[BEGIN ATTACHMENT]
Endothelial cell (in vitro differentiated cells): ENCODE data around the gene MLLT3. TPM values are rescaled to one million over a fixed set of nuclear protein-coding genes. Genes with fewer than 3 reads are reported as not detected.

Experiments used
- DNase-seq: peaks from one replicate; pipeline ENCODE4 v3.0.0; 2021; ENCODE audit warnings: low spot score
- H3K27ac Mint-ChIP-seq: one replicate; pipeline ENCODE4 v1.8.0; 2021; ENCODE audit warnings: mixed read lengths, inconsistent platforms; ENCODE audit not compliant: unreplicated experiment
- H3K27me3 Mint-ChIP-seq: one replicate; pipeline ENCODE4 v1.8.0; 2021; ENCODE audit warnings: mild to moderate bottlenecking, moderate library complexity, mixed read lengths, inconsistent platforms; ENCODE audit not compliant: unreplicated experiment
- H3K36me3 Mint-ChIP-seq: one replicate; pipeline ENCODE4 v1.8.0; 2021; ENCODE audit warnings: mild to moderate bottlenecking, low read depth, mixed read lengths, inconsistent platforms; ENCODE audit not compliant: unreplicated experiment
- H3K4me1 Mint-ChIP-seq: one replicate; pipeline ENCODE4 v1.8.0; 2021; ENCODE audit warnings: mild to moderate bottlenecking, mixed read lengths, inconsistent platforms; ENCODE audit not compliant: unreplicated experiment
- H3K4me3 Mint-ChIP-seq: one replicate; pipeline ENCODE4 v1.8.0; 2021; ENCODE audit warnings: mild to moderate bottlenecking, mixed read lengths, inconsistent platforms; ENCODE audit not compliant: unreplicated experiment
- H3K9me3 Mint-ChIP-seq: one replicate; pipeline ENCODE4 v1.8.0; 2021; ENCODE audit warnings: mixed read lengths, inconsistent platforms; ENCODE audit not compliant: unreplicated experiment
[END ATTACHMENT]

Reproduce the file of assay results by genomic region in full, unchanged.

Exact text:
Endothelial cell (in vitro differentiated cells): ENCODE data around the gene MLLT3. TPM values are rescaled to one million over a fixed set of nuclear protein-coding genes. Genes with fewer than 3 reads are reported as not detected.

Experiments used
- DNase-seq: peaks from one replicate; pipeline ENCODE4 v3.0.0; 2021; ENCODE audit warnings: low spot score
- H3K27ac Mint-ChIP-seq: one replicate; pipeline ENCODE4 v1.8.0; 2021; ENCODE audit warnings: mixed read lengths, inconsistent platforms; ENCODE audit not compliant: unreplicated experiment
- H3K27me3 Mint-ChIP-seq: one replicate; pipeline ENCODE4 v1.8.0; 2021; ENCODE audit warnings: mild to moderate bottlenecking, moderate library complexity, mixed read lengths, inconsistent platforms; ENCODE audit not compliant: unreplicated experiment
- H3K36me3 Mint-ChIP-seq: one replicate; pipeline ENCODE4 v1.8.0; 2021; ENCODE audit warnings: mild to moderate bottlenecking, low read depth, mixed read lengths, inconsistent platforms; ENCODE audit not compliant: unreplicated experiment
- H3K4me1 Mint-ChIP-seq: one replicate; pipeline ENCODE4 v1.8.0; 2021; ENCODE audit warnings: mild to moderate bottlenecking, mixed read lengths, inconsistent platforms; ENCODE audit not compliant: unreplicated experiment
- H3K4me3 Mint-ChIP-seq: one replicate; pipeline ENCODE4 v1.8.0; 2021; ENCODE audit warnings: mild to moderate bottlenecking, mixed read lengths, inconsistent platforms; ENCODE audit not compliant: unreplicated experiment
- H3K9me3 Mint-ChIP-seq: one replicate; pipeline ENCODE4 v1.8.0; 2021; ENCODE audit warnings: mixed read lengths, inconsistent platforms; ENCODE audit not compliant: unreplicated experiment